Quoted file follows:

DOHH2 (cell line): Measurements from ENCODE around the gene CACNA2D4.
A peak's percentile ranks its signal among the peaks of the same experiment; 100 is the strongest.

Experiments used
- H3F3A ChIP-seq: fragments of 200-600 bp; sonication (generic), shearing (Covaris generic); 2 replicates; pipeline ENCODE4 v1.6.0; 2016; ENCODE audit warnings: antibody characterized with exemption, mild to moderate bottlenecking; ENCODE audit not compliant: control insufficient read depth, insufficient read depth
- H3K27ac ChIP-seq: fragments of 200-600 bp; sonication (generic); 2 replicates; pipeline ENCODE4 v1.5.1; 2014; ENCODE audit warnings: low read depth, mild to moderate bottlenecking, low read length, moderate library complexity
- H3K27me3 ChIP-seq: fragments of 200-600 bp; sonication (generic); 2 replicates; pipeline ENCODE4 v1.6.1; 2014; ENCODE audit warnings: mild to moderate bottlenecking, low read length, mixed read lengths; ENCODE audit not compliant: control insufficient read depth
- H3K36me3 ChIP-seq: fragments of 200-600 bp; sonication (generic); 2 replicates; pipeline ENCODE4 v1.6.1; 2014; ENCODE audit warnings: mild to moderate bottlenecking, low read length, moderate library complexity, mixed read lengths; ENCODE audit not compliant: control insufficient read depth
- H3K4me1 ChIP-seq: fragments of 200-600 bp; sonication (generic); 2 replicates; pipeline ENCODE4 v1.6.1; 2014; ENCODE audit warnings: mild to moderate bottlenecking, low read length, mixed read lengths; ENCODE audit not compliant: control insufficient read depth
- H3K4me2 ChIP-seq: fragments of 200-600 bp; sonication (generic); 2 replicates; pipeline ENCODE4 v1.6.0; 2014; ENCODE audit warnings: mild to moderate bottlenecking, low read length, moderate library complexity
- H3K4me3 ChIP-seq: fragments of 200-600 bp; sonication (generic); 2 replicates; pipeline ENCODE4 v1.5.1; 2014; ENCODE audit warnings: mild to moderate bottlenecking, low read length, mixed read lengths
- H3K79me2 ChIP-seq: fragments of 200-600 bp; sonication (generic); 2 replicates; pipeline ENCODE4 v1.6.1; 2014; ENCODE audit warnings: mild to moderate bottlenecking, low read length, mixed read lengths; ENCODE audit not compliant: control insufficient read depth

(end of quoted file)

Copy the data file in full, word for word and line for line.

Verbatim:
DOHH2 (cell line): Measurements from ENCODE around the gene CACNA2D4.
A peak's percentile ranks its signal among the peaks of the same experiment; 100 is the strongest.

Experiments used
- H3F3A ChIP-seq: fragments of 200-600 bp; sonication (generic), shearing (Covaris generic); 2 replicates; pipeline ENCODE4 v1.6.0; 2016; ENCODE audit warnings: antibody characterized with exemption, mild to moderate bottlenecking; ENCODE audit not compliant: control insufficient read depth, insufficient read depth
- H3K27ac ChIP-seq: fragments of 200-600 bp; sonication (generic); 2 replicates; pipeline ENCODE4 v1.5.1; 2014; ENCODE audit warnings: low read depth, mild to moderate bottlenecking, low read length, moderate library complexity
- H3K27me3 ChIP-seq: fragments of 200-600 bp; sonication (generic); 2 replicates; pipeline ENCODE4 v1.6.1; 2014; ENCODE audit warnings: mild to moderate bottlenecking, low read length, mixed read lengths; ENCODE audit not compliant: control insufficient read depth
- H3K36me3 ChIP-seq: fragments of 200-600 bp; sonication (generic); 2 replicates; pipeline ENCODE4 v1.6.1; 2014; ENCODE audit warnings: mild to moderate bottlenecking, low read length, moderate library complexity, mixed read lengths; ENCODE audit not compliant: control insufficient read depth
- H3K4me1 ChIP-seq: fragments of 200-600 bp; sonication (generic); 2 replicates; pipeline ENCODE4 v1.6.1; 2014; ENCODE audit warnings: mild to moderate bottlenecking, low read length, mixed read lengths; ENCODE audit not compliant: control insufficient read depth
- H3K4me2 ChIP-seq: fragments of 200-600 bp; sonication (generic); 2 replicates; pipeline ENCODE4 v1.6.0; 2014; ENCODE audit warnings: mild to moderate bottlenecking, low read length, moderate library complexity
- H3K4me3 ChIP-seq: fragments of 200-600 bp; sonication (generic); 2 replicates; pipeline ENCODE4 v1.5.1; 2014; ENCODE audit warnings: mild to moderate bottlenecking, low read length, mixed read lengths
- H3K79me2 ChIP-seq: fragments of 200-600 bp; sonication (generic); 2 replicates; pipeline ENCODE4 v1.6.1; 2014; ENCODE audit warnings: mild to moderate bottlenecking, low read length, mixed read lengths; ENCODE audit not compliant: control insufficient read depth